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Nov 7, 2008 02:54 AM

Bialetti Moka pots - oxidation

I was considering an expensive espresso machine a while back.. but I decided to go with a 3-cup Bialetti Moka Pot. I've been using it daily for a few months and I'm very pleased.

When I first got it, I would rinse it, shake out the water, and set it in the dish drainer. One day I had white aluminum oxide in the bottom water chamber. I got it out by boiling a solution of water and baking soda in it, but I've been careful to wipe the inside chamber dry with a paper towel ever since.

My question is this: is the aluminum oxide dangerous to me or is it detrimental to the taste of the coffee? If not... can I just let the inside oxidize and not worry about wasting the paper towel every time I use the pot?

On an unrelated note, I know Illy makes a Moka grind specifically for the Bialetti pots. How fine is the grind?

Thanks, all.

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  1. I doubt it was aluminum oxide -- considering ion activities, pH of boiling water, etc. Most probably it was just calcium carbonate.

    1. I don't think that corrosion is harmful to your health, but it's visually unappealing, at least. I scrub my boiler out with a Chore Boy after every use. Works great.


      1. Everyone here realizes that the Italians never wash any component of their moka pots, right? That's "seasoning" so to speak.

        You know how worked up we get about our cast iron cookware here in the U.S.? Just ask an Italian about their seasoned moka pot!

        11 Replies
        1. re: Joe Blowe

          So the boiler chamber gets seasoned with water? Coffee never touches it.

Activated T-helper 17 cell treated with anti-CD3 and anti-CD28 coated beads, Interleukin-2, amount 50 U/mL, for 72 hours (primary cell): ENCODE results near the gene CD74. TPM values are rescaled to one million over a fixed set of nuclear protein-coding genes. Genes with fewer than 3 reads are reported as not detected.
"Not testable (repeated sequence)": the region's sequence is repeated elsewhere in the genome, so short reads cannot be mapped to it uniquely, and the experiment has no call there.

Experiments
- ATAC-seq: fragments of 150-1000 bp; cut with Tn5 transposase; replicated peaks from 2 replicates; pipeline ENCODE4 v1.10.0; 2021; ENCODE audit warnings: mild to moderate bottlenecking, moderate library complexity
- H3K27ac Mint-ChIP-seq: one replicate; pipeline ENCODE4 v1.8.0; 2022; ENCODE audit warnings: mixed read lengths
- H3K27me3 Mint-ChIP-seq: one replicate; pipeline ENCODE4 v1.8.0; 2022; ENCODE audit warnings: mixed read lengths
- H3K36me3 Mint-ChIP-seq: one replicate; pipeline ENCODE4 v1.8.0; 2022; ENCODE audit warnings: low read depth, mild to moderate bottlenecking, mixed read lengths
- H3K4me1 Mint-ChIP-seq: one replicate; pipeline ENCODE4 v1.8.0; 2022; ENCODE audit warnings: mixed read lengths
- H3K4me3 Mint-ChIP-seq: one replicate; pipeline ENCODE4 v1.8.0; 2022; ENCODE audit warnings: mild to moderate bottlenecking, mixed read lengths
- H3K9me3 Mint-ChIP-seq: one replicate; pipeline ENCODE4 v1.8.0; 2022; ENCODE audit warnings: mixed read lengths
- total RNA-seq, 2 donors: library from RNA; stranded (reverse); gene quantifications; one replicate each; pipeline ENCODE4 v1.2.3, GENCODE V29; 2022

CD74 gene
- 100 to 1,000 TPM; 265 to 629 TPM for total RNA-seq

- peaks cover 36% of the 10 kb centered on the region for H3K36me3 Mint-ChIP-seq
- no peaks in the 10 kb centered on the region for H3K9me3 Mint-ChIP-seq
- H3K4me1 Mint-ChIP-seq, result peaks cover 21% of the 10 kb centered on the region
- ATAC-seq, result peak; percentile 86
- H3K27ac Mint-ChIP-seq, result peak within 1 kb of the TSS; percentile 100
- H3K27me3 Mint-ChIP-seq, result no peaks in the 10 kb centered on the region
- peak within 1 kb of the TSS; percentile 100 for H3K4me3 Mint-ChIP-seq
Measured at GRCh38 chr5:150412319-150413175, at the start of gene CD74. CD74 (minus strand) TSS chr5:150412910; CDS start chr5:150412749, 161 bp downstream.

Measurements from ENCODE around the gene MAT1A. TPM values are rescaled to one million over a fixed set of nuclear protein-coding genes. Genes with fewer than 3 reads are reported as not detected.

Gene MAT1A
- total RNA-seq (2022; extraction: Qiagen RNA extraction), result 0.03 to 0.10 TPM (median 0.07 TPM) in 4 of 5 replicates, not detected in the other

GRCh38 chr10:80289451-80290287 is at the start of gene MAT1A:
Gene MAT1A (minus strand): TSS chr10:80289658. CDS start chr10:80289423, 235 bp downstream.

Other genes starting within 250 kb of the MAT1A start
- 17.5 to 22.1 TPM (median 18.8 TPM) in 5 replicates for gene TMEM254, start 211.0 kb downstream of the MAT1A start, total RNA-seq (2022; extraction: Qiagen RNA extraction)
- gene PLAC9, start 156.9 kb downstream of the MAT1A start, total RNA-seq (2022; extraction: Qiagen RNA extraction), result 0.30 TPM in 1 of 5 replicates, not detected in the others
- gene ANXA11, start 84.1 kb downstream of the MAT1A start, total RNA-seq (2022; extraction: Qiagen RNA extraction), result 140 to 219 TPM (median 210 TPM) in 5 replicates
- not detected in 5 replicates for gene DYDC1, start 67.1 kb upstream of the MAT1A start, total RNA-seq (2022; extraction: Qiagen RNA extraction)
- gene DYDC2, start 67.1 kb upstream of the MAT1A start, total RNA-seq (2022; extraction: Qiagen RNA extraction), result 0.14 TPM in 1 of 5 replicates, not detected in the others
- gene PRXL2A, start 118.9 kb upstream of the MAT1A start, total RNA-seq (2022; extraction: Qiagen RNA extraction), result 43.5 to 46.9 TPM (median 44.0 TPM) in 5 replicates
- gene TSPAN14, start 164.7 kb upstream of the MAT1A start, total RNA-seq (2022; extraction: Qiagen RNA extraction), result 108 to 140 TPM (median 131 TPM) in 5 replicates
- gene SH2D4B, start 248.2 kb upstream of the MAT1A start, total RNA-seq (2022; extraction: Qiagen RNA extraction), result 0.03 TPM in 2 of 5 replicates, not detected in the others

1. re: Jim Washburn

            Seasoning is in quotes! ;-)

            Most would argue that no detergent should ever touch the water chamber, let alone a harsh scrubber. I've never *washed* my Bialetti Brikka 2-cup -- just rinsed...

            1. re: Joe Blowe

              There was a time when most people would have argued that the earth was flat. I really want to know why I shouldn't scrub out the boiler chamber of my moka pot.


              1. re: Jim Washburn

                Ask an Italian. Or Google 'detergent' and 'brikka' or 'moka' -- there's plenty of superstition out there, but I honestly don't see any reason to mess around with cleansers of any type. It's a waste of my time, IMO, and if you use it enough there shouldn't be any worries of pathogens messing up your cuppa...

                1. re: Joe Blowe

                  BTW... the Italians moka pots are stainless steel, not aluminium.

                    1. re: joscho

                      Bialetti original moka pots are aluminum, I believe

            2. re: Joe Blowe

              When my family saw me pick up dishwashing liquid they charged me and I got the lecture about the "seasoning".

              1. re: itryalot

                Well, there ya go!

                I'm not makin' this stuff up, people ;-)

            3. I understand the "seasoning" concept of the moka and I've been following that advice - only rinsing with hot water.

              My question is whether it's necessary to completely dry the inside of the water boiler to prevent whatever the white stuff was.... or do your "seasoned" moka pots have white deposits on the inside of the water chamber?

              1. Why the baking soda? If your problem is related to hard water, baking soda is a poor choice IMHO. Water and Cream of Tartar solution, is a better alternative in aluminum, if you prefer not to use deliming chemicals.

                I also consider aluminum not suitable to make finished beverage from. In other words, I feel it is okay to boil the water in aluminum, but not making some hot - flavored beverage in it. Sooner or later beverages starts tasting metalic.

                1 Reply
                1. re: RShea78

                  If you're going to use a detergant to clean your moka pot, there really is one product that is head and shoulders above anything else. And It's perfectly food safe also.